Assuming that objects transmit light, the light phases usually deviate and diffuse. Remarkably, using a special mirror called a phase conjugation mirror, the original object image can be reconstructed by reflecting the light without deviation.
While Jepsen did not discuss alternatives to DOT in her presentation, it should be noted there is an MIT-driven project called All Photon Imaging which has shown increased spatial and temporal resolution compared to the DOT devices.
The MIT group uses a 15mm thick “phantom” as an imitator of the human body and their goal is to capture images occurring behind the body. The object is hit with a diffused titanium-sapphire laser and light transmitted through the phantom is observed with a camera. Similar to H-D DOT, All Photon Imaging characterizes laser beams based on their diffusivity and the speed at which they are detected. Recordings are taken every 2 picoseconds and once again TRS is used to reconstruct the object image.
In this experiment, when using a slit for the subject, it was possible to resolute a 1 cm spatial resolution, but the system was unable to resolve a distance of 5 mm.
By assessing the structural similarity index (SSim), the researchers were able to compare the reconstructed image to the original; based on the high SSim score of 0.78, the images were shown to be highly correlated. For comparison, images generated based on ballistic photons alone have SSim scores of around 0.17-0.27.
Lastly, single-impulse panoramic photoacoustic computed tomography (SIP-PACT) is an example of non-invasive technology offering good spatial and temporal resolution.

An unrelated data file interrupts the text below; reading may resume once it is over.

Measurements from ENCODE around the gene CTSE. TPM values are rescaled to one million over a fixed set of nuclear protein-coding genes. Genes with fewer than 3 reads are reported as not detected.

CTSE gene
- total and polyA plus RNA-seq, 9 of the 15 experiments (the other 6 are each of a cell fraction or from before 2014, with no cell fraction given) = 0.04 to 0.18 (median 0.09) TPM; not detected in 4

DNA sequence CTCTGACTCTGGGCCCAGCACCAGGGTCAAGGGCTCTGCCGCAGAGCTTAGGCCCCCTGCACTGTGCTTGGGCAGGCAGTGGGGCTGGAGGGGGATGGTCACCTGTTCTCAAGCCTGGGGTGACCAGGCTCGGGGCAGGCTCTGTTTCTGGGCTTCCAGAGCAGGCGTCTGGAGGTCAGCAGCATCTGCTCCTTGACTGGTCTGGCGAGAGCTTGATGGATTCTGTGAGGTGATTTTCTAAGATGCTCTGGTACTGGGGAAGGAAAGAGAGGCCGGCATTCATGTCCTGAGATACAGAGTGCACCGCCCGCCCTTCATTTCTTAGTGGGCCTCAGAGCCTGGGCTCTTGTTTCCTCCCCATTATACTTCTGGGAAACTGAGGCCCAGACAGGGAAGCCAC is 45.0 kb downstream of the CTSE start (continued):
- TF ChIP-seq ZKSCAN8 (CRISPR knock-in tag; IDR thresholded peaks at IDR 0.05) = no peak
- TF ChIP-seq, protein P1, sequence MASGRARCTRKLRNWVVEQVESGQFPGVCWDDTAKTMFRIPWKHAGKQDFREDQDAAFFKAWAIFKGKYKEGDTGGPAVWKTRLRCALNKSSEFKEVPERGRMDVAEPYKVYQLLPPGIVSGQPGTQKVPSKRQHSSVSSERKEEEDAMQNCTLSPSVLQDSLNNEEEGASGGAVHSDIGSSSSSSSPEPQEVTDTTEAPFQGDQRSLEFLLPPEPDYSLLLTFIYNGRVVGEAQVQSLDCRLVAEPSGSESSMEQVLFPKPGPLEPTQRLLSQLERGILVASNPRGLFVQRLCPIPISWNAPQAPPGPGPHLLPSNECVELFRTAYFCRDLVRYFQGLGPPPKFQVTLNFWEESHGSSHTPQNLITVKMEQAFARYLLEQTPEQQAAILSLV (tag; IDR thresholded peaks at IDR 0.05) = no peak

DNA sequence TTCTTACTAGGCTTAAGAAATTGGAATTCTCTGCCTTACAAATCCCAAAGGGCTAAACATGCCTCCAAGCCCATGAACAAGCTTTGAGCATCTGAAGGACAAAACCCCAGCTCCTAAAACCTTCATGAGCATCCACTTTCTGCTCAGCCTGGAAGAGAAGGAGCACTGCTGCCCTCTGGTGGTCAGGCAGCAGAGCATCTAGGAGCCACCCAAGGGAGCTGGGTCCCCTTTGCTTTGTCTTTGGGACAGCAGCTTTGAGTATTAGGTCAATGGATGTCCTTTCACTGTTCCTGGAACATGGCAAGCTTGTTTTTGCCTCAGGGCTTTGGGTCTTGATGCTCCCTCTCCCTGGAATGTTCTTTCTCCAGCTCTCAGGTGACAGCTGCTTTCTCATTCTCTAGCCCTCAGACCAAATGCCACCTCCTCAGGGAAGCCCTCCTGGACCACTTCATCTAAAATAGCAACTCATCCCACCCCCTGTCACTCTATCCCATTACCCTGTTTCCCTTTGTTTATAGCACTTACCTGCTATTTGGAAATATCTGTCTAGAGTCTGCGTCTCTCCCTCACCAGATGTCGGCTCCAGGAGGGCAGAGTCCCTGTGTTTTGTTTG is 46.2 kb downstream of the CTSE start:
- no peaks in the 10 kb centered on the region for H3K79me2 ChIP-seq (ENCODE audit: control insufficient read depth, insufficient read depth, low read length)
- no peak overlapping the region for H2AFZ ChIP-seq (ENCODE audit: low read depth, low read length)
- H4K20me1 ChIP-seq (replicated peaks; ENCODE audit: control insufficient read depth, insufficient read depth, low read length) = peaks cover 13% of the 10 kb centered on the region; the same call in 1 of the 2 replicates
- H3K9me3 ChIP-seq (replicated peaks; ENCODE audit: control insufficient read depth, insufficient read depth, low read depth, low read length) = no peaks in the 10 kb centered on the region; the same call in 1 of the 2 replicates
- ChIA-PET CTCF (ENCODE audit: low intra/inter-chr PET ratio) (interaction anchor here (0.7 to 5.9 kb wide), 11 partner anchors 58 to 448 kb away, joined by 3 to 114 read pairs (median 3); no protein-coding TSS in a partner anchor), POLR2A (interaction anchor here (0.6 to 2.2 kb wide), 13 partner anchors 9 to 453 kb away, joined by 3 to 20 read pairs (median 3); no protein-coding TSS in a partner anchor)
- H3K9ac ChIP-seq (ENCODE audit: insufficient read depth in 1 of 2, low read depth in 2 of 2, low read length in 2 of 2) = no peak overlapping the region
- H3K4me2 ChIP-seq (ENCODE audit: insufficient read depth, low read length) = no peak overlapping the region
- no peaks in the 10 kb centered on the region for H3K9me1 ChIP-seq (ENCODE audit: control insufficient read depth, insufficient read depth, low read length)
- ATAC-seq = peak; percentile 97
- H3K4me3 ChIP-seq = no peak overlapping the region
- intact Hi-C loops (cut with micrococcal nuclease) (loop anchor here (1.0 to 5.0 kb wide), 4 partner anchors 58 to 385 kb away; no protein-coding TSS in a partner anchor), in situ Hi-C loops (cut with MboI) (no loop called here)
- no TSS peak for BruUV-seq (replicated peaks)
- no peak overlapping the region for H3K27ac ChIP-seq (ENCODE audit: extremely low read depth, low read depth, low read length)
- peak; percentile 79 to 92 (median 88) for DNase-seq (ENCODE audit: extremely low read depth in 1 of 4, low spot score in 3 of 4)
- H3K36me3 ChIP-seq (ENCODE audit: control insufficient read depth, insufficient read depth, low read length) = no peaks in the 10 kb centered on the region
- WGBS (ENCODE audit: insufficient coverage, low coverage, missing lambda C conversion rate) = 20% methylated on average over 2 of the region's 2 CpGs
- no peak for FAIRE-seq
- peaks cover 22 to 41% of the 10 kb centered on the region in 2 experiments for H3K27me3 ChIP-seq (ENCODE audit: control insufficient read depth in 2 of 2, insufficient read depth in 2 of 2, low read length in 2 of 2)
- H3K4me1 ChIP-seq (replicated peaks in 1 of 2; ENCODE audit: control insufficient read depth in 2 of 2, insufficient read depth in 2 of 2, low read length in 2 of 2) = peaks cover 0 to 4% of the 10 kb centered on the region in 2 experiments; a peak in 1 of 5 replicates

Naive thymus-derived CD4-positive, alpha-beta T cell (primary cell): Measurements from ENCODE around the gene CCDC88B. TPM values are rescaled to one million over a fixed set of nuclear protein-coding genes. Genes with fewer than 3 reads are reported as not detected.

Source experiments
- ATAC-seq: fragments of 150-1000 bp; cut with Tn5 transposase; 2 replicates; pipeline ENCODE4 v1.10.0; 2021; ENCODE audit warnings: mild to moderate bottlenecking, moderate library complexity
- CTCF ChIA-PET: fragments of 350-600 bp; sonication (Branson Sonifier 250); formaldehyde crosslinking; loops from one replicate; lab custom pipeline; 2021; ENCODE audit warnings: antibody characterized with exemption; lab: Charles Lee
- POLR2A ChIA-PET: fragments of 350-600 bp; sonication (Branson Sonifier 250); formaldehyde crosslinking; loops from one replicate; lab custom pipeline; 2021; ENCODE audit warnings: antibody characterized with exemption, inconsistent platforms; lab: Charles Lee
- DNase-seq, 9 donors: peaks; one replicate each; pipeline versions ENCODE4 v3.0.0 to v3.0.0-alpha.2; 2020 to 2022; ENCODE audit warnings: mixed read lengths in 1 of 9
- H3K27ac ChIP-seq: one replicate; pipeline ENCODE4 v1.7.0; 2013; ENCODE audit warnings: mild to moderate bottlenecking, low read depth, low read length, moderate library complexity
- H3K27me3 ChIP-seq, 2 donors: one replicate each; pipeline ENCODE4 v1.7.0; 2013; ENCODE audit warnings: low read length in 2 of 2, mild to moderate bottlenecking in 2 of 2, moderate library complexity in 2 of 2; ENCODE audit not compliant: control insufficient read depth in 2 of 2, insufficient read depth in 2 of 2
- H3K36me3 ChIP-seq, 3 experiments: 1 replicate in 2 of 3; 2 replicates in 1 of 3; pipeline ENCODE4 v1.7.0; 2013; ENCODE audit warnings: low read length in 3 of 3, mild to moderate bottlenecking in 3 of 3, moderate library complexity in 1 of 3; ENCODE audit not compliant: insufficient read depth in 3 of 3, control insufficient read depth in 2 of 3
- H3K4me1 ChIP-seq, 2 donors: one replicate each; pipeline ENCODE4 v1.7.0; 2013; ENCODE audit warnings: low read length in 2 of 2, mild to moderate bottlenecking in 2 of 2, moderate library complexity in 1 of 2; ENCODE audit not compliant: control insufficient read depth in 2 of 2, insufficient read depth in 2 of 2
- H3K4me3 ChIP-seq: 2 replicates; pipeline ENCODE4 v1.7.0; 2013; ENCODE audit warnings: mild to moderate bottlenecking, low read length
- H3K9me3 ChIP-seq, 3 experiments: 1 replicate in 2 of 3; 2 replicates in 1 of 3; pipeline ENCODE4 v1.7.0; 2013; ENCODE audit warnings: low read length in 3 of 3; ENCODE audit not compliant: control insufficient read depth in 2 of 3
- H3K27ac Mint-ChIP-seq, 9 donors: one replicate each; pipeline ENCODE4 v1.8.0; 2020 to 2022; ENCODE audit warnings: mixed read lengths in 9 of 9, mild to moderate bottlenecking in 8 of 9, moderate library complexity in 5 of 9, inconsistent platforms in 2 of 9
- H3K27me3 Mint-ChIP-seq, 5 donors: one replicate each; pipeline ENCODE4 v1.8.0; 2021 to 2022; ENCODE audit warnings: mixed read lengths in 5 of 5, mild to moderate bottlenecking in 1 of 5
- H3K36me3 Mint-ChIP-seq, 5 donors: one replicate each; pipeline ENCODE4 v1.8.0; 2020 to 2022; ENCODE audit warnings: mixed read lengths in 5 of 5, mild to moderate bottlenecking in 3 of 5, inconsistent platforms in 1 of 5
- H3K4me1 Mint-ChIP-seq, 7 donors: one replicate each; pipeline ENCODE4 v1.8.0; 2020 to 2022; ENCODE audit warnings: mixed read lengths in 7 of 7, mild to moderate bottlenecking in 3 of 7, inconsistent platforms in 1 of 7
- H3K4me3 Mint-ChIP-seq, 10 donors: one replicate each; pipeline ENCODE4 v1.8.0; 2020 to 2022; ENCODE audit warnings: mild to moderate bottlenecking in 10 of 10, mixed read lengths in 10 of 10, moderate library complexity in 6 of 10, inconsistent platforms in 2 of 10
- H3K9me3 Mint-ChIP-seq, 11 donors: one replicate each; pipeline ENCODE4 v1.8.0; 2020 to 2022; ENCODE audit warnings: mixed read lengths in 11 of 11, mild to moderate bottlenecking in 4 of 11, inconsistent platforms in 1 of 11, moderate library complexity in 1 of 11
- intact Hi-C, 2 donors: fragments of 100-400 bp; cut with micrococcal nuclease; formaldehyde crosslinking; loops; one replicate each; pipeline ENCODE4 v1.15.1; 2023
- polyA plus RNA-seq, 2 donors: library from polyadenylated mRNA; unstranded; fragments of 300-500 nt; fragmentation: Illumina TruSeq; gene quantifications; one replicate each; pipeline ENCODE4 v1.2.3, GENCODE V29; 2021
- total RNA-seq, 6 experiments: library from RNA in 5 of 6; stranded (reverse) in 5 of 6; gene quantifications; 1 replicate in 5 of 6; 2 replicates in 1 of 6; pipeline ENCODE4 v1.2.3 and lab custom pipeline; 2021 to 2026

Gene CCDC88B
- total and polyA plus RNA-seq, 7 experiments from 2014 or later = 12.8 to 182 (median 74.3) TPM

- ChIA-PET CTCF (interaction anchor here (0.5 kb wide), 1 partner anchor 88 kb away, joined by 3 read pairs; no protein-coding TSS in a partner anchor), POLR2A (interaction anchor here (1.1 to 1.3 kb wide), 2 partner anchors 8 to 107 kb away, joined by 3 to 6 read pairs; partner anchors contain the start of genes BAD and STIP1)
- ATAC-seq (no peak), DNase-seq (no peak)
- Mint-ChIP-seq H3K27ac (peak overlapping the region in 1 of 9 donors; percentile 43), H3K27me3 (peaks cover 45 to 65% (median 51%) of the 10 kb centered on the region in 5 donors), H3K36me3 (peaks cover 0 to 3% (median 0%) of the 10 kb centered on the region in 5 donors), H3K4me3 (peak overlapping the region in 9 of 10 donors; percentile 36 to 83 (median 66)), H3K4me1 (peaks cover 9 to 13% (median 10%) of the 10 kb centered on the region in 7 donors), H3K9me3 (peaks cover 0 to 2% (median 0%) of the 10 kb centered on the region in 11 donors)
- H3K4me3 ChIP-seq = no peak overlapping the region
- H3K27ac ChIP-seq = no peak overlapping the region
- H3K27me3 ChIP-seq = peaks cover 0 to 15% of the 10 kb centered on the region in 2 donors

This technology is capable of measuring structures and functional images up to a depth of 48 mm with a spatial resolution of 125 μm, and a temporal resolution of 50 Hz.
The technologies described above are currently individual devices; in the future, by combining their abilities it may be possible to accomplish the following:
If we can measure neural activity non-invasively, with high spatial and temporal resolution, will we be able to read people’s minds and achieve telepathy?
Openwater is recruiting software architects to statistically estimate thoughts based on recorded changes in oxygenated and deoxygenated hemoglobin. This is intimate information humans have not had access to in the past, therefore it remains to be seen if mind reading and telepathy are possible. Currently, there are studies using fMRI to estimate activity in the visual areas and ECoG experiments which predict conversations based on activity in the frontal and temporal lobes. Furthermore, both EEG and TMS have been used to communicate “yes” or “no” through the internet.
These preliminary findings through fMRI and EEG may be the humble beginnings on the path towards telepathy. If newer, more sensitive, devices can be invented, it would provide a monumental opportunity to achieve telepathy.
Currently, there are 4 job postings listed on the Openwater website (as of October 2017). For those interested Openwater is looking for candidates with the following skills:
The TFT Designer’s responsibility is to construct the LCD or OLED infrared light. The Detector Architect position entails measuring light and constructing the high-resolution CMOS sensor. These two positions are basic and necessary to minimize the emission and reception of infrared light. While Jepsen did not outline the tasks conducted by the Ultrasonic/Acousto-Optic Physicist, it is likely the position would involve testing technology using light and ultrasound as well.